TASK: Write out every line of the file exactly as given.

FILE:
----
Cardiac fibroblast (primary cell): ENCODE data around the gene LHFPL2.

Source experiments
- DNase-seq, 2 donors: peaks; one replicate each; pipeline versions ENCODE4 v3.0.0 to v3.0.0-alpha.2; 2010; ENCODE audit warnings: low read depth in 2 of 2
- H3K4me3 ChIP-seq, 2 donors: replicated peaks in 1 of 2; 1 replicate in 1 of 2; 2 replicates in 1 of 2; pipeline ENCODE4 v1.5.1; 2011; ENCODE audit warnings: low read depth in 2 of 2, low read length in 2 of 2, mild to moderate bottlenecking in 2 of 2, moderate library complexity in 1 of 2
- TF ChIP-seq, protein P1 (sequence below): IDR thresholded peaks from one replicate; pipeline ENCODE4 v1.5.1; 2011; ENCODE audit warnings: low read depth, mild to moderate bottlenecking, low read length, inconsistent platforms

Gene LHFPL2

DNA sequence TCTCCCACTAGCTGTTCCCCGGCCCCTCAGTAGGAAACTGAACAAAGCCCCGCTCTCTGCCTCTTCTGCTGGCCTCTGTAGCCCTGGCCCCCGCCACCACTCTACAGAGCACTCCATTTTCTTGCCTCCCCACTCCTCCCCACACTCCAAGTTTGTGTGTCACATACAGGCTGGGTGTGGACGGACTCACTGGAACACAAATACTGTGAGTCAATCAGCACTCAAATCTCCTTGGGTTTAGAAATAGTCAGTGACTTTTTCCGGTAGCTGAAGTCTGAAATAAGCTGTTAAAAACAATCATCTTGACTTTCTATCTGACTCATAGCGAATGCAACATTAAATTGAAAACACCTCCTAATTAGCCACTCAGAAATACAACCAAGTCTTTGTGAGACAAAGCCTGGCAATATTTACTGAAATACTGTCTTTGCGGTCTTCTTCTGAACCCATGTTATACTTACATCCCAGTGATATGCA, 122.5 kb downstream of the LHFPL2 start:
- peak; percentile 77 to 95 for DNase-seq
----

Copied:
Cardiac fibroblast (primary cell): ENCODE data around the gene LHFPL2.

Source experiments
- DNase-seq, 2 donors: peaks; one replicate each; pipeline versions ENCODE4 v3.0.0 to v3.0.0-alpha.2; 2010; ENCODE audit warnings: low read depth in 2 of 2
- H3K4me3 ChIP-seq, 2 donors: replicated peaks in 1 of 2; 1 replicate in 1 of 2; 2 replicates in 1 of 2; pipeline ENCODE4 v1.5.1; 2011; ENCODE audit warnings: low read depth in 2 of 2, low read length in 2 of 2, mild to moderate bottlenecking in 2 of 2, moderate library complexity in 1 of 2
- TF ChIP-seq, protein P1 (sequence below): IDR thresholded peaks from one replicate; pipeline ENCODE4 v1.5.1; 2011; ENCODE audit warnings: low read depth, mild to moderate bottlenecking, low read length, inconsistent platforms

Gene LHFPL2

DNA sequence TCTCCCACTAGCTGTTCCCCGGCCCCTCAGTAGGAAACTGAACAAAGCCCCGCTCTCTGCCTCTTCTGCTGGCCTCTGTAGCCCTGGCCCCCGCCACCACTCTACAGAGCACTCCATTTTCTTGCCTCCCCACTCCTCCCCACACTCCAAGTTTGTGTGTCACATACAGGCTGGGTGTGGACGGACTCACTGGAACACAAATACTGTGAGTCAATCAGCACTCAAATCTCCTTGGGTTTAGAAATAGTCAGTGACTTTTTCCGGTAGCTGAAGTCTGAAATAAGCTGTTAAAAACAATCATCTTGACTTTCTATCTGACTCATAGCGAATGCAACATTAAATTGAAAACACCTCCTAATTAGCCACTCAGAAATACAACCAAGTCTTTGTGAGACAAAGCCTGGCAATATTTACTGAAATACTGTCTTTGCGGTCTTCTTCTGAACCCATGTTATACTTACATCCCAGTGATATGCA, 122.5 kb downstream of the LHFPL2 start:
- peak; percentile 77 to 95 for DNase-seq